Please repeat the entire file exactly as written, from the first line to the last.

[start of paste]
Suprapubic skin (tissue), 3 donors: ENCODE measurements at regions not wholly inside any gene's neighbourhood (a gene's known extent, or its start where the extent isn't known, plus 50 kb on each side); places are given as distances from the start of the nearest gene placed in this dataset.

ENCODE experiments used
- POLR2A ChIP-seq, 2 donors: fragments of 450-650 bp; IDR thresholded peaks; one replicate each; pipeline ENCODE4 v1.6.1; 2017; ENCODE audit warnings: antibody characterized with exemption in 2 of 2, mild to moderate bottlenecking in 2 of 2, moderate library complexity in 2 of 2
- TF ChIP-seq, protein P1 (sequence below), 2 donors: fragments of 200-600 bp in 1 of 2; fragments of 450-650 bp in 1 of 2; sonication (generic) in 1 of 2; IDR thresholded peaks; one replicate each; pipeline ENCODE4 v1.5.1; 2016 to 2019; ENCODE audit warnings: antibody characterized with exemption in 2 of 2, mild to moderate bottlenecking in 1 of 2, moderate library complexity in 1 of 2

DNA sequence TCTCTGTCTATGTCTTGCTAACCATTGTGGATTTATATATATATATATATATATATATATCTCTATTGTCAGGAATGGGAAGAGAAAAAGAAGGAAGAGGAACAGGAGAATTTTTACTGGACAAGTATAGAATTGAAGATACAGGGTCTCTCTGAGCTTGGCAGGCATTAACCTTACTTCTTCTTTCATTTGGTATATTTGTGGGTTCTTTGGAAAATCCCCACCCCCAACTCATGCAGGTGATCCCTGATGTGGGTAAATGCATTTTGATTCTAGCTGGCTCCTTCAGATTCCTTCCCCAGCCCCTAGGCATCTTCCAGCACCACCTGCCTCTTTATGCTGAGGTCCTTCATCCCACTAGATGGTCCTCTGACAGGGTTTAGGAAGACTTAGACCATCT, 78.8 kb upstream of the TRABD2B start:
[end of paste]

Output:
Suprapubic skin (tissue), 3 donors: ENCODE measurements at regions not wholly inside any gene's neighbourhood (a gene's known extent, or its start where the extent isn't known, plus 50 kb on each side); places are given as distances from the start of the nearest gene placed in this dataset.

ENCODE experiments used
- POLR2A ChIP-seq, 2 donors: fragments of 450-650 bp; IDR thresholded peaks; one replicate each; pipeline ENCODE4 v1.6.1; 2017; ENCODE audit warnings: antibody characterized with exemption in 2 of 2, mild to moderate bottlenecking in 2 of 2, moderate library complexity in 2 of 2
- TF ChIP-seq, protein P1 (sequence below), 2 donors: fragments of 200-600 bp in 1 of 2; fragments of 450-650 bp in 1 of 2; sonication (generic) in 1 of 2; IDR thresholded peaks; one replicate each; pipeline ENCODE4 v1.5.1; 2016 to 2019; ENCODE audit warnings: antibody characterized with exemption in 2 of 2, mild to moderate bottlenecking in 1 of 2, moderate library complexity in 1 of 2

DNA sequence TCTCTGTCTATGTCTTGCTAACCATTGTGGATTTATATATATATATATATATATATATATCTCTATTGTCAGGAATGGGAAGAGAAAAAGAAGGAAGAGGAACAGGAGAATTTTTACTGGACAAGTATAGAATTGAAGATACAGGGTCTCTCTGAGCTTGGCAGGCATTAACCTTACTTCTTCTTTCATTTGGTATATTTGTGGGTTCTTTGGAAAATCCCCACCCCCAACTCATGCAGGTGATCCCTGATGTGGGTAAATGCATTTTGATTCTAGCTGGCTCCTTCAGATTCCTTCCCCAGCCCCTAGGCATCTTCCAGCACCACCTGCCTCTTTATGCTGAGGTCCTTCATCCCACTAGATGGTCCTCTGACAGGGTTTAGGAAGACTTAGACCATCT, 78.8 kb upstream of the TRABD2B start: